The interior is comfortable, has lots of luxury features and there are plenty of cup holders and small compartments for stowing the kid’s Bionicles. Even accessing the third row seats is easy with the bucket seats placed in the second row. There is plenty of leg room and head clearance that can accommodate full-size adults and not just kids under the age of 12.

engine bayview of cockpit2nd row seating


One of the few complaints that I had with the Acadia was with the transmission. For some reason there is a stumble (or delay) when pressing hard on the accelerator and waiting for the transmission to downshift. This can be a little annoying when trying to pass other vehicles or getting on the freeway with a short on-ramp. Manual shift mode helps the situation a little better, but I really shouldn’t have to be thinking that hard when I need the speed. Outside of the transmission stumble, the Acadia performed better than average. Braking power was adequate with the vehicle unloaded and the 3.6L V6 engine with 275 HP and 251 lb-ft of torque seemed more than capable during the test drive. Unfortunately, I was unable to test this full-size SUV fully loaded with passengers and/or cargo.


Suspension setup was comfortable as any mid-size or full-size sedan. If you hate how your SUV drives and feels like a truck, then riding in the Acadia will feel like a limousine ride in comparison. A lot of the small bumps and rough riding was erased while cruising around in this crossover vehicle. With big curves and cloverleaf freeway ramps body lean wasn’t so bad and the danger of rollover wasn’t predominantly in my mind as I have with some other tall vehicles. I wasn’t going to attempt any high-speed turns as I would with an X3, but the Acadia gave me the impression that the rubber side had a better chance of staying in full contact with the asphalt than a Ford Explorer.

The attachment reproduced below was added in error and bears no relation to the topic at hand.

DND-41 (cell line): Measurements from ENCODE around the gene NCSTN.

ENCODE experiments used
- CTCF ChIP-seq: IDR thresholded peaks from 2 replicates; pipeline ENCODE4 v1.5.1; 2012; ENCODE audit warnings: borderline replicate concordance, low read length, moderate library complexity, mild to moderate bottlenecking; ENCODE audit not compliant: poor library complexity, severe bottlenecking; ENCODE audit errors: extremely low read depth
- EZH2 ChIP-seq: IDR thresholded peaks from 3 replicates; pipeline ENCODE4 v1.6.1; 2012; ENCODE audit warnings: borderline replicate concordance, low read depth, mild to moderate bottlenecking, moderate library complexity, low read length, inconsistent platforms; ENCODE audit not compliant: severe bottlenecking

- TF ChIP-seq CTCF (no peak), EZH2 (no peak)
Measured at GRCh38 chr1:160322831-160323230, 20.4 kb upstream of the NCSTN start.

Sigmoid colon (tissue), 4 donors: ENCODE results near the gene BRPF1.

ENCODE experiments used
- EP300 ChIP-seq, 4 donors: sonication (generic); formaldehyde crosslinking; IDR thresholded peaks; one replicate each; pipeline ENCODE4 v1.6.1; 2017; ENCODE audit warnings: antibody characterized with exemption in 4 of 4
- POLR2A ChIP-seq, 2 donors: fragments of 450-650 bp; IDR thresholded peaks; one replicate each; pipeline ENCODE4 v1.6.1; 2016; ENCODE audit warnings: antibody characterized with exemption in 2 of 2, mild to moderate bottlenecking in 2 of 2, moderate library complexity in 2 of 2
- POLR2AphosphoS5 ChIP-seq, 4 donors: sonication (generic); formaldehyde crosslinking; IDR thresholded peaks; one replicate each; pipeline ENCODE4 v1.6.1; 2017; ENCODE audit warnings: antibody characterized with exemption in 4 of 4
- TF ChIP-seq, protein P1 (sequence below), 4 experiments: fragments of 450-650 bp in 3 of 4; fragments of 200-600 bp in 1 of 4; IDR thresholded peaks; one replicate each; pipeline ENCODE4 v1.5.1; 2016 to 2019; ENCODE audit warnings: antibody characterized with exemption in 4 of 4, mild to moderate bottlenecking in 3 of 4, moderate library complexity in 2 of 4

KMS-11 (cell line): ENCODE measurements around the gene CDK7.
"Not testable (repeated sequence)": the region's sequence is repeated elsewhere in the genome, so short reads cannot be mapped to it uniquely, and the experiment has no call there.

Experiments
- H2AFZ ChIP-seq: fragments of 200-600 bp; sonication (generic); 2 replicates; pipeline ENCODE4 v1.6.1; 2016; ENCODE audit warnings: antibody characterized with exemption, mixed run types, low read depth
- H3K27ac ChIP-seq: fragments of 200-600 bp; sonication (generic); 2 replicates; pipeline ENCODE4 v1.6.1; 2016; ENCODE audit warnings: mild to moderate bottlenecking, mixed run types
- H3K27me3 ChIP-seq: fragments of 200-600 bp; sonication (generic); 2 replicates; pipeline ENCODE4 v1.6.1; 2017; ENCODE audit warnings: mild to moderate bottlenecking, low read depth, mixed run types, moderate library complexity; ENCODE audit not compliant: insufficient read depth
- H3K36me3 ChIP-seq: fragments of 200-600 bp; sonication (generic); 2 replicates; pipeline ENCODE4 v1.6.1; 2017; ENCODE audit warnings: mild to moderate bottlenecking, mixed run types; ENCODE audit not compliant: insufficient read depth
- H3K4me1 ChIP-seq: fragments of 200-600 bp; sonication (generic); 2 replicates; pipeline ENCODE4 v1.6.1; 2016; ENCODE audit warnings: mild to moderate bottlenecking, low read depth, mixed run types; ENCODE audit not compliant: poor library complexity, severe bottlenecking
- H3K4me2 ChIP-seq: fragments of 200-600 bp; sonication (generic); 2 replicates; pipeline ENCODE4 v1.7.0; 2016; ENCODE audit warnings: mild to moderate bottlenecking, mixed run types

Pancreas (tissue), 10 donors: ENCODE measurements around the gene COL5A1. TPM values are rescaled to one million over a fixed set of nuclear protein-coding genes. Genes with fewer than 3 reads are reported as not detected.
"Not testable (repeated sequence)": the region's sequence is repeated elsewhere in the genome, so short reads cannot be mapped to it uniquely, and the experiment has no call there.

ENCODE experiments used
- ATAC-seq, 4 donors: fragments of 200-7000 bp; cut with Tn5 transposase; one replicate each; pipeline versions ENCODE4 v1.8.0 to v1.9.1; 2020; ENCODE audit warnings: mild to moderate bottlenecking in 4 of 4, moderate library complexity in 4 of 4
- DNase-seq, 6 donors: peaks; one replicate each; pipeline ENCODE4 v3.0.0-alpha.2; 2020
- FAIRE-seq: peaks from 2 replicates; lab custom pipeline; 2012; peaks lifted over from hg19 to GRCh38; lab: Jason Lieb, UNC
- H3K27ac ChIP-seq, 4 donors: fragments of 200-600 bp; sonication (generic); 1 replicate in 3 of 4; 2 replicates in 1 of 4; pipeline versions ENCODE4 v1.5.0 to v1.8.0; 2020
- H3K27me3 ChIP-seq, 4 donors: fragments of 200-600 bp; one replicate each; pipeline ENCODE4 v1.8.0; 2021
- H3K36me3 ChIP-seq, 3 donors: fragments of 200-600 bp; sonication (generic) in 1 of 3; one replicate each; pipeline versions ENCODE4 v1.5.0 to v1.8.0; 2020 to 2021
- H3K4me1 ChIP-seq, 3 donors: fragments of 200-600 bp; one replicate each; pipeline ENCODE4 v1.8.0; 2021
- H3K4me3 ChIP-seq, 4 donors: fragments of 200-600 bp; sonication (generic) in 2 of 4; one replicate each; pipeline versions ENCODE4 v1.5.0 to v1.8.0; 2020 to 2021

I actually liked the exterior styling of the Acadia. It did not have the over-stated fender bulges of a Dodge Durango and it was not anywhere near as a bland as the Toyota SUVs. Even the side view mirrors were nicely sculpted to match the lines of the body and they were large enough to be useful when keeping a watchful eye on the small trailer carrying your weekend activity toys.

Whoa! Check out the dual sunroofs on this sport-ute. GMC designates their windows to the stars as the Oversize Dual Skyscape™ Sunroof. It took a few minutes and quick read of the owner’s manual to figure out how the two switches controlling the sunroof and shade screen functioned. The front sunroof can be tilted forward or opened all the way with a single-motion power switch; the sunshade is manually operated. The rear sunroof, which is even bigger in dimensions than the front, is fixed but has a power controlled sunshade. The rear sunshade is also controlled with a single-motion power switch. Holding down the switch and waiting for the sunroof or shade screen to fully open or close is no longer necessary.